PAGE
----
A person charged with a crime can face severe penalties if convicted. On the other hand, it is similarly difficult for the petitioner to prove the charges levied by him/ her. This is why it is important for both the petitioner and the defendant to thoroughly prepare for the case. A person involved in such a case must know all his/her rights before and after arrest. For this purpose, it is a must that both parties take the help of their lawyers.

A timeline of events should also be prepared and taken down in writing so that it is easier to brief the lawyer about the case. This will also help the lawyer to formulate a strategy to successfully conduct the trials and convince the court to adjudge in your favour.

The lawyer will be able to guide you on the available defences, please and bargains likely to be offered and the expectant result of the trial, depending upon the facts and circumstances of your case.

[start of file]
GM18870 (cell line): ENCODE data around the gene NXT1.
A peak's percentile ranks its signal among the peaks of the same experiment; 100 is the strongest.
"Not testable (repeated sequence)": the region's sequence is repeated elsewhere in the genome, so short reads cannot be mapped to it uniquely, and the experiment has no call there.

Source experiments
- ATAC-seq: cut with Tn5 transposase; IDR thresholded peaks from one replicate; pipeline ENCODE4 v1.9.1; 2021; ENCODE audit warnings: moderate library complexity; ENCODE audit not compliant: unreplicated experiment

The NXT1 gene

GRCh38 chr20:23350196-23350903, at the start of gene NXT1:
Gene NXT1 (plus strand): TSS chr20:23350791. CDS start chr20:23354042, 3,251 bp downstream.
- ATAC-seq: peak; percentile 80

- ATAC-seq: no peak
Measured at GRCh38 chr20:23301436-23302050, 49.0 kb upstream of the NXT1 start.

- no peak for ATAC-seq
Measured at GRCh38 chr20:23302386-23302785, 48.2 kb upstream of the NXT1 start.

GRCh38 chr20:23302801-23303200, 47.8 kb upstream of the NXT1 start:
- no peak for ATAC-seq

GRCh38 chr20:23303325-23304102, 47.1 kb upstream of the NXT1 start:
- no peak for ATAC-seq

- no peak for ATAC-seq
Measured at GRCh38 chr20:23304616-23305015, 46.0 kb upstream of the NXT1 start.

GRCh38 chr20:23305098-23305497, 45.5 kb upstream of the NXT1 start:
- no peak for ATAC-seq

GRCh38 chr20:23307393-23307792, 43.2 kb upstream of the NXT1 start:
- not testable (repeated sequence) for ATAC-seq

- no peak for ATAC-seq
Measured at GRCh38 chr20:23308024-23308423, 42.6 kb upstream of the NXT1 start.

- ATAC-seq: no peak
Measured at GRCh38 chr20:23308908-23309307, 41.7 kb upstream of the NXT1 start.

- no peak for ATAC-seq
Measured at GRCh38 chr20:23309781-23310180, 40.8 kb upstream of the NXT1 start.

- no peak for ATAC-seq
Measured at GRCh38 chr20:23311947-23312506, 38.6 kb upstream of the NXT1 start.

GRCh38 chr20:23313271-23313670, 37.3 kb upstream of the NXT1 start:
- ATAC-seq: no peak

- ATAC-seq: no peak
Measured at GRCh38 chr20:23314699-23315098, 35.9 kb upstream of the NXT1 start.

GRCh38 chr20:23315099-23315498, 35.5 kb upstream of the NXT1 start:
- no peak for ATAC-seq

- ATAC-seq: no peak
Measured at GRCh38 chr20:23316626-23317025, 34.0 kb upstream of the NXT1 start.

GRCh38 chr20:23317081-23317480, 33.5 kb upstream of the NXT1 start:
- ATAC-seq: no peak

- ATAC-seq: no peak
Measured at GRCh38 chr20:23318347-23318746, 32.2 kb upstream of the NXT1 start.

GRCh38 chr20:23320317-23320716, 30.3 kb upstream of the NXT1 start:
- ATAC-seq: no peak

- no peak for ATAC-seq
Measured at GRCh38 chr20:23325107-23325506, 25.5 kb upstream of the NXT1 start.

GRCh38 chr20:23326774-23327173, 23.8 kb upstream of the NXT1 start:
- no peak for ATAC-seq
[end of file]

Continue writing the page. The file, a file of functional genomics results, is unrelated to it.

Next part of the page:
Further, it is important to have a fair understanding of the law involved in a criminal case. One must sit with his/her lawyer and understand the procedure as well as the law governing the case. It is also critical to perform your own research and understand the risks involved and how you can overcome the same.



What to do if you are Falsely Charged for a Criminal Case under Section 34 IPC?

Very often, people are falsely charged under Section 34 cases. In such scenarios, it is important to build your case in a way so as to prove your innocence in the Court by presenting valuable evidence. The accused must talk to his/her lawyer and explain the entire scenario to him/her without even minor alterations as such changes can have a big impact on the case. You should discuss the case thoroughly with the lawyer, even multiple times if you believe that you were not able to make your lawyer understand some of the technicalities involved in the case earlier. You must also do your own research about the case and prepare yourself accordingly for the trials with the help of your lawyer. You should follow your lawyer’s instructions properly and take advice for things even as minor as your appearance, cross examinations etc. in the Court.